Thursday, January 31, 2013


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Each year we check our cows to see if they are pregnant or not. I would love to say that all we do is have them tinkle on a stick…but that is so not the case.  Yes, my friends it is ANOTHER process.   We are in the business of growing beef so if a cow is not pregnant she is not working.  When we check them and they are not pregnant for the first time they will get another chance to re-breed.  We will put a yellow tag in her left ear so we know what year she was open (not pregnant) and we put an initial on the tag to let us know which herd she is from. She will then go with the other open cows to another pen and we will put a bull with these cows to see if we can get the desired result.

If the cow is checked, is not pregnant and already has a yellow tag we have to decide if she is young enough to get one more chance  (three strikes and you are out) or in bad health, she is not given another chance. We have seen cows come through who are up to 18 years old and always had a calf every year of her life.  Cannot ask more of her than that.  They do not always reproduce for that long but we have had our fair share.  Our rule is…if she is still healthy herself and having healthy calves…she gets to stay.  We don’t cull a cow just because of her age…if she is doing her job and doing it well, she stays.  We take really good care of our cows and that is why they reproduce even in their "golden years".

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Adam runs the squeeze chute.  It is a hydraulic system.  These long hoses run from the chute to the back of a tractor.  That is where we get the power.  The oil in these hoses is what runs the chute and makes the doors and sides open and close.  Adam has the hard task of catching the cow just right so her head is caught in the opening of the front doors all the while closing the back doors soon enough to keep the next cow from coming in the chute too soon.  He is really good at it…you have to be a patient person…he does an awesome job. And Remi is always there to give his moral support. :)

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We try to park the tractor far off to the side to cut down on the noise.  These hoses have to be rolled back up after each use and put back on the trailer to go to the next field. They are heavy, bulky, and not easy to roll up…not a fun job. Another not-fun job is when the hose gets a split in it.  Hydraulic oil starts shooting everywhere. We have to shut everything down and fix the hose before we can work the chute again. It is also haard to work the chute on really cold days because the oil gets really cold and turns thick.  Takes a while to get it heated up and flowing right. 

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Van is our "medicine man".  He gets the oral and topical parasite control meds, the injectable meds, the tags, guns, needles, syringes, table, note pad, pen, gloves, …the list goes on and on.  I still don’t know how he remembers everything!!!!  He gives the oral parasite control meds with this gun and hose. This medicine is for worms and flukes that can get in the cows stomach.   The long silver tube actually goes in the cows mouth and shoots the medicine right into the back of the throat. They don’t seem to mind too much.  But like me, Van is appalled by cow slobber. Not sure why it is but I can tolerate blood, poop, and even pee-pee better than slobber.  He usually gets a face or shirt full of slobber before the day is done. He also has to remember to bring paper towels.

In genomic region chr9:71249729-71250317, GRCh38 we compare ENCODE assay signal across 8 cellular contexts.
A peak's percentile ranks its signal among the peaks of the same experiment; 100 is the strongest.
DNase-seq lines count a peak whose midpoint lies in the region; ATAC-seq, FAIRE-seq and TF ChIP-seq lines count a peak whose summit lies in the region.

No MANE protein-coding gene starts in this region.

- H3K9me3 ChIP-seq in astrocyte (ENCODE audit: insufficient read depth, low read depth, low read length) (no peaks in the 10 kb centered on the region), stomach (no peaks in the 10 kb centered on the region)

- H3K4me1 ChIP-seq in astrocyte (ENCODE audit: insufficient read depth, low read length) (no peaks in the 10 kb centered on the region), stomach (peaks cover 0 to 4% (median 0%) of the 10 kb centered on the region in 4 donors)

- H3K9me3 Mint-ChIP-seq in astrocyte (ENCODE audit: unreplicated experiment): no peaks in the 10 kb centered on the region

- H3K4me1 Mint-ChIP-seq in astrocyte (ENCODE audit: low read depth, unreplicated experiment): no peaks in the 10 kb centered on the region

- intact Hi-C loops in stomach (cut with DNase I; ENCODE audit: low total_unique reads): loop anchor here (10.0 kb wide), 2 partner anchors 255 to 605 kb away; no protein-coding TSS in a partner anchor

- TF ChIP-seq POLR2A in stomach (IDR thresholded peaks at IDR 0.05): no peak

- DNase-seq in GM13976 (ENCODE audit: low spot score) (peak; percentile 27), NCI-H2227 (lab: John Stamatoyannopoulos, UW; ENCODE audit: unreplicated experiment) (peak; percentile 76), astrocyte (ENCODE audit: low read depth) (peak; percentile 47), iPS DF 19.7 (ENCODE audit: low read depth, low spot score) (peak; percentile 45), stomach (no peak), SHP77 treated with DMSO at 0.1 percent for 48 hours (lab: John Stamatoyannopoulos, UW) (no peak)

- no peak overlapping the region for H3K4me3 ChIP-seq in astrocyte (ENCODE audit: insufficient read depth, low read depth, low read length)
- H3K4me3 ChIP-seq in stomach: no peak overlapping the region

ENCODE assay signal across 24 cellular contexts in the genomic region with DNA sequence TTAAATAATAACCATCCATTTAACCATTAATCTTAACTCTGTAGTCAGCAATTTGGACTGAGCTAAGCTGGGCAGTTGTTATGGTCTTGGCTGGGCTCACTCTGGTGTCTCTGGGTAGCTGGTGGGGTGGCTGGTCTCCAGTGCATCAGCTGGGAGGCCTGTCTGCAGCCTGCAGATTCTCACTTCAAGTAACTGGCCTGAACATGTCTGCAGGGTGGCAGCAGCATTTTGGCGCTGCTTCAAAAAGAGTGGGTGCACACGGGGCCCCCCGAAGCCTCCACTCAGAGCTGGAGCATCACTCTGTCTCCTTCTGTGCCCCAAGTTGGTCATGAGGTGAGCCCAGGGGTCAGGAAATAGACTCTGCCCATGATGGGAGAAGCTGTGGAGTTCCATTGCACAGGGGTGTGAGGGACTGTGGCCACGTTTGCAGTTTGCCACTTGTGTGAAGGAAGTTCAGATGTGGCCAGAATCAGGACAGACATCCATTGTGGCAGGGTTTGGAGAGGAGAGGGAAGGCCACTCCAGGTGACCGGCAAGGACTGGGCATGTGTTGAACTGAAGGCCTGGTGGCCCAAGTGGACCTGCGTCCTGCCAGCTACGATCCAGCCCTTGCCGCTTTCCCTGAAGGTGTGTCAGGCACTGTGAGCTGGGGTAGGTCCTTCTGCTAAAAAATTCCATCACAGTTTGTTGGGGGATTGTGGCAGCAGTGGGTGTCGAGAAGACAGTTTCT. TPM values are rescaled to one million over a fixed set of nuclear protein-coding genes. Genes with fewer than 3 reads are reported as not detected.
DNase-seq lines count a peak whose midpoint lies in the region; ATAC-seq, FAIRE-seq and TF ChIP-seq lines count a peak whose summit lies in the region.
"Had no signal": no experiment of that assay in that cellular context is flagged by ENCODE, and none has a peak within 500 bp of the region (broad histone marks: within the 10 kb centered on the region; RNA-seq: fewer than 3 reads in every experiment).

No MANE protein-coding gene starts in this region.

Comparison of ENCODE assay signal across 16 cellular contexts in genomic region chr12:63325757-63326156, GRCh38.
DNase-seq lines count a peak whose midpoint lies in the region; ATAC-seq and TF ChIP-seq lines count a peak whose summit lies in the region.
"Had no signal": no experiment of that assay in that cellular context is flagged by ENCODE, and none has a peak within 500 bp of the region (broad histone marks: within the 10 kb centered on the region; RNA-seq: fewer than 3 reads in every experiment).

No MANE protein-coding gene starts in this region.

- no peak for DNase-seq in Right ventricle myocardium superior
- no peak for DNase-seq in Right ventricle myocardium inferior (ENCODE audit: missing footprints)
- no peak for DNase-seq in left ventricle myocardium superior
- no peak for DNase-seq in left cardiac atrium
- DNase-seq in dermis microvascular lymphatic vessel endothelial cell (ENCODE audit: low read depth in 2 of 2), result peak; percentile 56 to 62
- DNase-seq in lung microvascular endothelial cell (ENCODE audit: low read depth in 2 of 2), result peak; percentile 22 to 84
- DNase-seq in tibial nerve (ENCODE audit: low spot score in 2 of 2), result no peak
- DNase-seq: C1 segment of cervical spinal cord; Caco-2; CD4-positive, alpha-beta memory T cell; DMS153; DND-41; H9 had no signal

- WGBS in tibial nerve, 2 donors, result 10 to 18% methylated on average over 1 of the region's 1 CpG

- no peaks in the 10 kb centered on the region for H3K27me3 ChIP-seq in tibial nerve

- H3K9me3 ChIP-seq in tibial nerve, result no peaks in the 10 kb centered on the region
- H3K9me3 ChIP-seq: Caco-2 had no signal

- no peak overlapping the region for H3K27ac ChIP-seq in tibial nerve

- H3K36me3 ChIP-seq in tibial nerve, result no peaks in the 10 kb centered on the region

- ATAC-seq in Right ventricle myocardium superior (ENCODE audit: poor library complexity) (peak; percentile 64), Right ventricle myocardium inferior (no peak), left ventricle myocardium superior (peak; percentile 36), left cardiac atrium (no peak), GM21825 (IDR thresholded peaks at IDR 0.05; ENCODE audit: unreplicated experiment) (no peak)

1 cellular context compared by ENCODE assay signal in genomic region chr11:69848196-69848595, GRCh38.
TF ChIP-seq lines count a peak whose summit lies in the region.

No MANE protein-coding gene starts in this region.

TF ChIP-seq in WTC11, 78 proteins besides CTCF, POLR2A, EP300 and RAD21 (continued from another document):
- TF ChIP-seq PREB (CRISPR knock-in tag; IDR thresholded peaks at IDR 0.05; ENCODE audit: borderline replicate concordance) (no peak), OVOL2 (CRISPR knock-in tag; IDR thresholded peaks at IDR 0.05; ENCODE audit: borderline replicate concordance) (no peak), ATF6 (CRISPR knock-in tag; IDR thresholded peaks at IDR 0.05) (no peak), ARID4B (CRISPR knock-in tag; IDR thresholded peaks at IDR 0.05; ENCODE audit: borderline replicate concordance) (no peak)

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Van is really good at coming up with great ideas to make our job easier.  He fixed this “holster” for the syringe gun to give the shots to the cows.  Sometimes we just don’t have any room to put stuff and have it still be easy to get to.  He is great at getting us a quick remedy for these situations.  The cows get one vaccination with this kind of gun syringe.  It is a 5-way viral with Leptospirosis and Vibrio vaccine.   Sometimes I give it and sometimes Van does it.  Just depends on the room we have to put all our stuff.

Van also does the ear tagging.  We use yellow tags in the left ears to signify if a cow has been open before and the year she was open and orange tags in the right ear to give the cow an ID number.  Sometimes the ID tags either fall out or get so faded we cannot read them.  They are supposed to be able to be seen from a pretty good distance in case we have to locate a certain cow in a herd.  So many times we have to replace the orange tag.  We have also been known to have a bucket of soapy water and a sponge to clean the dirty tags to make them readable from a distance.

 It is my job to load the tagging guns, keep the tags in order, mix the vaccine, document the cows info and number & initial the yellow tags. I am kind of like Van’s assistant. I pretty much do whatever he asks me to do.  I do believe we could perform a very delicate surgery with very accurate precision if we are ever needed to.  Van is VERY patient therefore we work very well together.  And I am very thankful for his patience, he has taught me everything I know about this part of “cow work”.  And I am still learning.  My whole “old dog…no new tricks” attitude…does not apply here.  (as long as Van is the one teaching).  :)

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This is Adams’s station…he runs the chute and puts the topical parasite meds on the cows back. This medicine is to get rid of flies and lice.  The flies can be really bad in the summer and this stuff is a must.  The cows get a squirt.  We try to time it just right so if I am giving the shots we synchronize our squirts and pokes so I don’t get a squirt on the arm or in the face. It has only happened a few times but who doesn’t need a good de-licing every now and then :)